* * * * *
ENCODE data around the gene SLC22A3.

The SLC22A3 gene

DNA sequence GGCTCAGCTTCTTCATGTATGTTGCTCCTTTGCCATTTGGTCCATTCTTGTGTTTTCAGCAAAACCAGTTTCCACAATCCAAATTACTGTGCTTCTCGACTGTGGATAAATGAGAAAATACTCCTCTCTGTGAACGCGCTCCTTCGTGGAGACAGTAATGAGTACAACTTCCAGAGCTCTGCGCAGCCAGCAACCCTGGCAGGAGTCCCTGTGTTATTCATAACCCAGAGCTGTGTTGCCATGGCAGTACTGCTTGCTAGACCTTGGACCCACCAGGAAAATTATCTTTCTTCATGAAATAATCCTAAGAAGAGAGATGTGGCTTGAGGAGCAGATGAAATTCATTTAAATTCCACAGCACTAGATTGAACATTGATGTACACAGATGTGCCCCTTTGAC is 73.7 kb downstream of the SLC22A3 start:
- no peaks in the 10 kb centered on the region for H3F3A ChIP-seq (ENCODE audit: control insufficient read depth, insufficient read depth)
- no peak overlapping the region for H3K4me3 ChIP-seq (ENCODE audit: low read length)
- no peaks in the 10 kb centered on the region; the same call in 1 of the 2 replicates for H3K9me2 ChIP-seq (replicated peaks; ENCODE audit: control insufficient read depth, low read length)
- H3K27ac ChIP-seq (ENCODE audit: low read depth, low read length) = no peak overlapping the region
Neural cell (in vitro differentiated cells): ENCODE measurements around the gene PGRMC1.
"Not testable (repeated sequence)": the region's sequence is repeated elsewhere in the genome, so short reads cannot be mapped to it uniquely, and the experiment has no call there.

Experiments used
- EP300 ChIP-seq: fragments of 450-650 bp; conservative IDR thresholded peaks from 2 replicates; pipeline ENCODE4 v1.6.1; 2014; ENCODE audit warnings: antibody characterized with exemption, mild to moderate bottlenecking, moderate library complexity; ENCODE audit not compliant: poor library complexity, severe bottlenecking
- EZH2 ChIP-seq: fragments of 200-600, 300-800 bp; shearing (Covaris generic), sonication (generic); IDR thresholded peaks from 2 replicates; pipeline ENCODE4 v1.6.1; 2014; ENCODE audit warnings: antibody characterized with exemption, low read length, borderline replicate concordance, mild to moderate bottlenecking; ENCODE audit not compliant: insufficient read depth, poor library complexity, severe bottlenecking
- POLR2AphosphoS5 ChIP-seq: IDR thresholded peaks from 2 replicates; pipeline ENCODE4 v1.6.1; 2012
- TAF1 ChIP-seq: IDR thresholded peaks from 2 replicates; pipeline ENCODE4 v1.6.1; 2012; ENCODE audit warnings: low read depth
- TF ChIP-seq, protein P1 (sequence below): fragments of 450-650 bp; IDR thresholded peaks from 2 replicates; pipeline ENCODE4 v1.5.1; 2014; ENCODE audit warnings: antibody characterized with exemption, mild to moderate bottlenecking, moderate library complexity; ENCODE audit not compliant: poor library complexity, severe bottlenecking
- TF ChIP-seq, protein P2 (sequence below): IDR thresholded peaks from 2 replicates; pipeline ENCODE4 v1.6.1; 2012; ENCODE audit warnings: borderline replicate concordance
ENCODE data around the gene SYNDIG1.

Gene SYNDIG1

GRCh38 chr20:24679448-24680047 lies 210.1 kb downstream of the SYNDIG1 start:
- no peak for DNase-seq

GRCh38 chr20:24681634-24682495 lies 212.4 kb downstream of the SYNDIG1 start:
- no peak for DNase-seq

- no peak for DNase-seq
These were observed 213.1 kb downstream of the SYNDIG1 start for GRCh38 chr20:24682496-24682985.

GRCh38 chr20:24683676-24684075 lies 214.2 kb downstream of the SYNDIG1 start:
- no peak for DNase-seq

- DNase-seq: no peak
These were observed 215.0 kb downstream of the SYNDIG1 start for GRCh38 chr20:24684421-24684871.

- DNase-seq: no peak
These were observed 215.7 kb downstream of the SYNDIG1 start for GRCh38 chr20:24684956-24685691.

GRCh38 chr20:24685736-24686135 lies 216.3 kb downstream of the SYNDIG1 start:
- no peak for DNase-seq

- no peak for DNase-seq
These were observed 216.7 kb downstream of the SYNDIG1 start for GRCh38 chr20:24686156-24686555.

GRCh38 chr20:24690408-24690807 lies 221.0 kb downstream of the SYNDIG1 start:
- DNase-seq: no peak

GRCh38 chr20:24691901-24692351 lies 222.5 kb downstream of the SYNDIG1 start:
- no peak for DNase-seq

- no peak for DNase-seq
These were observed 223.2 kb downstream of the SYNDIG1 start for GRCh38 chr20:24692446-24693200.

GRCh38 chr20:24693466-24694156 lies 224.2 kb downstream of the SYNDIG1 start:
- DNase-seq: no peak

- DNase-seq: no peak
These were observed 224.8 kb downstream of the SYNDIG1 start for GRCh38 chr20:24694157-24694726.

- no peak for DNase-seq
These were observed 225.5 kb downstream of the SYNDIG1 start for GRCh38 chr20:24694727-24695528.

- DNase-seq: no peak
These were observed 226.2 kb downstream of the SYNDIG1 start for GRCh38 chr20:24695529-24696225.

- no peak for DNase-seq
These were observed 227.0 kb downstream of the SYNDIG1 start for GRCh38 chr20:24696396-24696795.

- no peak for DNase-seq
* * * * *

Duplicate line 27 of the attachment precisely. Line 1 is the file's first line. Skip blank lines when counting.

- DNase-seq: no peak